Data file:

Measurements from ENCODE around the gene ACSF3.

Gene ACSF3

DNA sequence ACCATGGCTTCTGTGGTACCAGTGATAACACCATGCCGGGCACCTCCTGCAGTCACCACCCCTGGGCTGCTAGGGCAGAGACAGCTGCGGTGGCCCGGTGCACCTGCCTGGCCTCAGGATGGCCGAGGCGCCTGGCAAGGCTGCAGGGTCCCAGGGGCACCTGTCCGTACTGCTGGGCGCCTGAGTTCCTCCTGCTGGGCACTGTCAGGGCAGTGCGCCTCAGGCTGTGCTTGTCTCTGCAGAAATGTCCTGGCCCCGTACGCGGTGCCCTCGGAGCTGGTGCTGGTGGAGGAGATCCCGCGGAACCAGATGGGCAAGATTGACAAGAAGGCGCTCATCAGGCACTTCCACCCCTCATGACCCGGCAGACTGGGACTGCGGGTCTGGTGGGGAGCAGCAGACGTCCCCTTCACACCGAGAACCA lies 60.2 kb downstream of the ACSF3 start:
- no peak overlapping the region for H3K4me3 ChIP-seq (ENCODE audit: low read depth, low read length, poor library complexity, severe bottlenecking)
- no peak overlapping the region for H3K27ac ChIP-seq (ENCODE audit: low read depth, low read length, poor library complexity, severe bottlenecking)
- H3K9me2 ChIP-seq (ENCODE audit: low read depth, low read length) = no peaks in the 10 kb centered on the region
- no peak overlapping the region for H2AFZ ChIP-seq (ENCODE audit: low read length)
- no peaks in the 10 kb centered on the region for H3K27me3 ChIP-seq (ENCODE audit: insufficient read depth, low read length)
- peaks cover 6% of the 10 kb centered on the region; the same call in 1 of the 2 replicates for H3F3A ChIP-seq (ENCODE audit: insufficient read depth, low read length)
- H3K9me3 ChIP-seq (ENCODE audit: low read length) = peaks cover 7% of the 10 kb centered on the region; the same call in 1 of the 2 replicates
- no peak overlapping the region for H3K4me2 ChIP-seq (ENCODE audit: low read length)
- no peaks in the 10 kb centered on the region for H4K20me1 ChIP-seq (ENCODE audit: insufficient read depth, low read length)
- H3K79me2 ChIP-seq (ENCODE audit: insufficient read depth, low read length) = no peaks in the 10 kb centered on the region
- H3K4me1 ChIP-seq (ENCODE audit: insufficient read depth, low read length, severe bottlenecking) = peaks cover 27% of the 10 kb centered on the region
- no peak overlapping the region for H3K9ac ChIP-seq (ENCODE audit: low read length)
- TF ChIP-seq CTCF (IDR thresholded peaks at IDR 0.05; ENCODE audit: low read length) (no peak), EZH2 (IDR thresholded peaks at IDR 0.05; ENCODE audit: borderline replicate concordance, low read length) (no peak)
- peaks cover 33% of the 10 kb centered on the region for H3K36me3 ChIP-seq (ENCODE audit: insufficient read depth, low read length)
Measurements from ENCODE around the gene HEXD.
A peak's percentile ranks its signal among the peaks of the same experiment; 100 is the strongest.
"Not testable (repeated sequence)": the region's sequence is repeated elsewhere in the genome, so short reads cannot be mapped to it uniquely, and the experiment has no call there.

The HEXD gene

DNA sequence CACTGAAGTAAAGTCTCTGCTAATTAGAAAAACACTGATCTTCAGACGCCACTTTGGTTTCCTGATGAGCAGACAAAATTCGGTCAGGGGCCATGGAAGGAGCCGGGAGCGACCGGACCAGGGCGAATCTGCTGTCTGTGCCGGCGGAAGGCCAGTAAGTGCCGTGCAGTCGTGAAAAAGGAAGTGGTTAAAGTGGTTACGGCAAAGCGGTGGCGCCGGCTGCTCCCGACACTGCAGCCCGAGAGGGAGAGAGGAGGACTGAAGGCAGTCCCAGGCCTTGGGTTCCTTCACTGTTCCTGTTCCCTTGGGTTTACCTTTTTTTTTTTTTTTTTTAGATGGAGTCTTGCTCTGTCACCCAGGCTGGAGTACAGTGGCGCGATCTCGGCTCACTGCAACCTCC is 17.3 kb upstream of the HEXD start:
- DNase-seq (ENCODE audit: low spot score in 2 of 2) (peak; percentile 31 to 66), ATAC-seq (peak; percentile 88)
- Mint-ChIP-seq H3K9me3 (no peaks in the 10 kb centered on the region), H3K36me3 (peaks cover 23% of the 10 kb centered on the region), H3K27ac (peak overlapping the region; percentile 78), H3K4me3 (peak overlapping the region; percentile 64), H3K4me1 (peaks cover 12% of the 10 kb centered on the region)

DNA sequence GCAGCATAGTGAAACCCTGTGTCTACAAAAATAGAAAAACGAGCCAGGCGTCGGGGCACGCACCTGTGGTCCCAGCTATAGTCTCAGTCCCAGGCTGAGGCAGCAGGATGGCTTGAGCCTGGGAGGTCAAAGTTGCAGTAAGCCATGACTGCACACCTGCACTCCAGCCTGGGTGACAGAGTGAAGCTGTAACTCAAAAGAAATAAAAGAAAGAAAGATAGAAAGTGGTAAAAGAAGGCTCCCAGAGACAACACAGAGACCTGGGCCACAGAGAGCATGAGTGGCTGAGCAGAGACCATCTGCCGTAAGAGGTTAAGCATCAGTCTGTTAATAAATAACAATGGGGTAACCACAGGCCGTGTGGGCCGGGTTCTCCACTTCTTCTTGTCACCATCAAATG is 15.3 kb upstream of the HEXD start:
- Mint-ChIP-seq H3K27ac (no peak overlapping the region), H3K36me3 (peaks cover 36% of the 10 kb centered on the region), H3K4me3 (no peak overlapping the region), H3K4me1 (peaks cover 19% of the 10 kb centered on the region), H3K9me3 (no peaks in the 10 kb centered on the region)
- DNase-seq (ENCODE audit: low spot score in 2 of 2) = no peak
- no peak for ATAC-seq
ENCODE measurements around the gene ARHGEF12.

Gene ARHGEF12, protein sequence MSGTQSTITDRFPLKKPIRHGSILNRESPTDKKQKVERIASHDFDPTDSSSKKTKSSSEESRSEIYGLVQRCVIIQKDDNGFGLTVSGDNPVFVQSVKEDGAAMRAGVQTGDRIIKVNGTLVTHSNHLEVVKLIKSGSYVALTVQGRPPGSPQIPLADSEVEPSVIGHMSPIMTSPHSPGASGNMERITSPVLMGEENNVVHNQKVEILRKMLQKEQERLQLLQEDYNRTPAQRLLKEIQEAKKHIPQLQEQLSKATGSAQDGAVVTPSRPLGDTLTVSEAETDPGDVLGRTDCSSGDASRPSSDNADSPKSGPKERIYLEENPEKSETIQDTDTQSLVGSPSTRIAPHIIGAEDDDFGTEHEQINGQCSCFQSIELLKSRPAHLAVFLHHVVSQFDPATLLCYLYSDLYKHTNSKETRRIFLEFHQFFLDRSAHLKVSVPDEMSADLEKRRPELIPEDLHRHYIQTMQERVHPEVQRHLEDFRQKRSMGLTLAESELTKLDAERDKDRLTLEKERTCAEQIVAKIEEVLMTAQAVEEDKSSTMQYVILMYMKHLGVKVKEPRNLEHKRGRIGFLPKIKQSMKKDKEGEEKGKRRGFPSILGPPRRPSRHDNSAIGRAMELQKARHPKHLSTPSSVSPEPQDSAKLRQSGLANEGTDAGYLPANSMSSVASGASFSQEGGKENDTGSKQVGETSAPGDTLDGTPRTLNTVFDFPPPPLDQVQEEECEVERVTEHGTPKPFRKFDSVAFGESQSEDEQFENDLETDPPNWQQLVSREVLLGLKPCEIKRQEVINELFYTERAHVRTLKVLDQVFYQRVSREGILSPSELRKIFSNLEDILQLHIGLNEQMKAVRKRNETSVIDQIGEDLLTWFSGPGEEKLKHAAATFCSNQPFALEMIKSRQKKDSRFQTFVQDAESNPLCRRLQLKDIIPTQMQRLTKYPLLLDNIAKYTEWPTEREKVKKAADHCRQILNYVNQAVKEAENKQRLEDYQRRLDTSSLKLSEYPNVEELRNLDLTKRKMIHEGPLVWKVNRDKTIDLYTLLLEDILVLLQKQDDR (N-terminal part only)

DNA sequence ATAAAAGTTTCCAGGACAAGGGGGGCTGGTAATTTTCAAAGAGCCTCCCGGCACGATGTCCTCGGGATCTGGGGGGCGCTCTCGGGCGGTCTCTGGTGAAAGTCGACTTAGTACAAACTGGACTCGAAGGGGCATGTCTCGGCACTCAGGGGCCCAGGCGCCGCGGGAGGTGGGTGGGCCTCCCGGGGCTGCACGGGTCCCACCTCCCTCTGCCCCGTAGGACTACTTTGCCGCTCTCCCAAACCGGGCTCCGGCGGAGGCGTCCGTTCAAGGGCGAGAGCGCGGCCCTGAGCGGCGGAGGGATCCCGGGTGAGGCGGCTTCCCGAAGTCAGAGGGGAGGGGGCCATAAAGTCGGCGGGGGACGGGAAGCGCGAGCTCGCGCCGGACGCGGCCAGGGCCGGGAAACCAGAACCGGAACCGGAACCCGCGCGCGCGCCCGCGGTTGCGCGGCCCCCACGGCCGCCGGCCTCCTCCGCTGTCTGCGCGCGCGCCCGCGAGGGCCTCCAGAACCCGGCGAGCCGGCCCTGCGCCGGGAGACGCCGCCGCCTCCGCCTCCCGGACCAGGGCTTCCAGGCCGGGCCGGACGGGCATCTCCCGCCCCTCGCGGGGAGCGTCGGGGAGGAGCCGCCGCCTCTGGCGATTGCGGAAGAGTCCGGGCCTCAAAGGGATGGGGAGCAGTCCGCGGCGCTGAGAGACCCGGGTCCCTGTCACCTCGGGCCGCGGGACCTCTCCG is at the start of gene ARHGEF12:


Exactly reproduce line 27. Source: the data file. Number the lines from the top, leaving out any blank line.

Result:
- DNase-seq (ENCODE audit: low spot score in 2 of 2) = no peak